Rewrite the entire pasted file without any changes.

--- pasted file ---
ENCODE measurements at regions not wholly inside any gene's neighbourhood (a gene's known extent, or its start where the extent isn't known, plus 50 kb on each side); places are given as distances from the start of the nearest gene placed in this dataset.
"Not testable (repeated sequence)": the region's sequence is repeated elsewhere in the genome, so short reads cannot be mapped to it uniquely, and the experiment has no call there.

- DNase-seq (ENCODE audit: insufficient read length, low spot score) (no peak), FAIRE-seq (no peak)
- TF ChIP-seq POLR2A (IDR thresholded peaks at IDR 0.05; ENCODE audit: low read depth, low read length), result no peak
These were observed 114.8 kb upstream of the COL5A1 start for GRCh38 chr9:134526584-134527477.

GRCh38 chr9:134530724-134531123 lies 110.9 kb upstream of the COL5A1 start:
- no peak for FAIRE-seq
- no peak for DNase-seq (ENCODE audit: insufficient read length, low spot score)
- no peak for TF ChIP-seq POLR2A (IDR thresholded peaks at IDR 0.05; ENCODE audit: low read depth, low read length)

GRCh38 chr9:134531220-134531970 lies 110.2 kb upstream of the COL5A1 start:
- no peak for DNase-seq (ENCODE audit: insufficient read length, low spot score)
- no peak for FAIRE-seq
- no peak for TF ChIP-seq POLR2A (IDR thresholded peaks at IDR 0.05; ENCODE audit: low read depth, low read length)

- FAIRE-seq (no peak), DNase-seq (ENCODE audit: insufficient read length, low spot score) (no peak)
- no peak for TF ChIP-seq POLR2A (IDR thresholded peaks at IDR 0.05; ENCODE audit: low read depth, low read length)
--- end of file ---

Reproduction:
ENCODE measurements at regions not wholly inside any gene's neighbourhood (a gene's known extent, or its start where the extent isn't known, plus 50 kb on each side); places are given as distances from the start of the nearest gene placed in this dataset.
"Not testable (repeated sequence)": the region's sequence is repeated elsewhere in the genome, so short reads cannot be mapped to it uniquely, and the experiment has no call there.

- DNase-seq (ENCODE audit: insufficient read length, low spot score) (no peak), FAIRE-seq (no peak)
- TF ChIP-seq POLR2A (IDR thresholded peaks at IDR 0.05; ENCODE audit: low read depth, low read length), result no peak
These were observed 114.8 kb upstream of the COL5A1 start for GRCh38 chr9:134526584-134527477.

GRCh38 chr9:134530724-134531123 lies 110.9 kb upstream of the COL5A1 start:
- no peak for FAIRE-seq
- no peak for DNase-seq (ENCODE audit: insufficient read length, low spot score)
- no peak for TF ChIP-seq POLR2A (IDR thresholded peaks at IDR 0.05; ENCODE audit: low read depth, low read length)

GRCh38 chr9:134531220-134531970 lies 110.2 kb upstream of the COL5A1 start:
- no peak for DNase-seq (ENCODE audit: insufficient read length, low spot score)
- no peak for FAIRE-seq
- no peak for TF ChIP-seq POLR2A (IDR thresholded peaks at IDR 0.05; ENCODE audit: low read depth, low read length)

- FAIRE-seq (no peak), DNase-seq (ENCODE audit: insufficient read length, low spot score) (no peak)
- no peak for TF ChIP-seq POLR2A (IDR thresholded peaks at IDR 0.05; ENCODE audit: low read depth, low read length)